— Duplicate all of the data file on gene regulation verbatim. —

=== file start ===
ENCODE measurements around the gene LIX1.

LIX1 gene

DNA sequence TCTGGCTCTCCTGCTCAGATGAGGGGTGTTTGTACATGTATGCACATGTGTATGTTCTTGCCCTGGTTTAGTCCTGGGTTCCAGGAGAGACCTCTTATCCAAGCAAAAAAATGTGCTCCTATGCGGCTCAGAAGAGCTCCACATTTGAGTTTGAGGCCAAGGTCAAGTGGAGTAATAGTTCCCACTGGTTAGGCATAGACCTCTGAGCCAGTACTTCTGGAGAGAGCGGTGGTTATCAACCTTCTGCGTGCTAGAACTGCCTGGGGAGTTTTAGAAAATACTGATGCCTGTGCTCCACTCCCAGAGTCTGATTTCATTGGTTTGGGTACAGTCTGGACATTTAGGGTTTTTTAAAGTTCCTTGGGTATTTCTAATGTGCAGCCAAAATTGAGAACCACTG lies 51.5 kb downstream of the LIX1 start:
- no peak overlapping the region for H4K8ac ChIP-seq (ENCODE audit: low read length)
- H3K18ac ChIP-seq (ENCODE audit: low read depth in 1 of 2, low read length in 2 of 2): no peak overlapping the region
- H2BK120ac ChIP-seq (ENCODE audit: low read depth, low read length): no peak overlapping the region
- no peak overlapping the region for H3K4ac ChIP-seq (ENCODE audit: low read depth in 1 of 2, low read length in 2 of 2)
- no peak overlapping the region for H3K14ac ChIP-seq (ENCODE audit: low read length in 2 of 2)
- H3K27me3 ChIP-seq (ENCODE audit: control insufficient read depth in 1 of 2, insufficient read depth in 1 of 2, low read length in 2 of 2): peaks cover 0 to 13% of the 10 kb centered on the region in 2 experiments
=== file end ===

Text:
ENCODE measurements around the gene LIX1.

LIX1 gene

DNA sequence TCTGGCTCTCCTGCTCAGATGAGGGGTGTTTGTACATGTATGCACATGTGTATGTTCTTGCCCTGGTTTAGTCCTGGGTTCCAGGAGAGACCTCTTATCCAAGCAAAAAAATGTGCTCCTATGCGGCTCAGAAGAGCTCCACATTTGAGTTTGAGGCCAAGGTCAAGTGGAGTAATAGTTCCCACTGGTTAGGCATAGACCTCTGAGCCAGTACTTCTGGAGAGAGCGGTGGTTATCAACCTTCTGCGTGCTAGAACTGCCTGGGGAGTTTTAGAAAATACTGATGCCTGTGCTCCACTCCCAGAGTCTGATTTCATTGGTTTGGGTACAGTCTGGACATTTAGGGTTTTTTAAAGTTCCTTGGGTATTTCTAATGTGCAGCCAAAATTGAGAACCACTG lies 51.5 kb downstream of the LIX1 start:
- no peak overlapping the region for H4K8ac ChIP-seq (ENCODE audit: low read length)
- H3K18ac ChIP-seq (ENCODE audit: low read depth in 1 of 2, low read length in 2 of 2): no peak overlapping the region
- H2BK120ac ChIP-seq (ENCODE audit: low read depth, low read length): no peak overlapping the region
- no peak overlapping the region for H3K4ac ChIP-seq (ENCODE audit: low read depth in 1 of 2, low read length in 2 of 2)
- no peak overlapping the region for H3K14ac ChIP-seq (ENCODE audit: low read length in 2 of 2)
- H3K27me3 ChIP-seq (ENCODE audit: control insufficient read depth in 1 of 2, insufficient read depth in 1 of 2, low read length in 2 of 2): peaks cover 0 to 13% of the 10 kb centered on the region in 2 experiments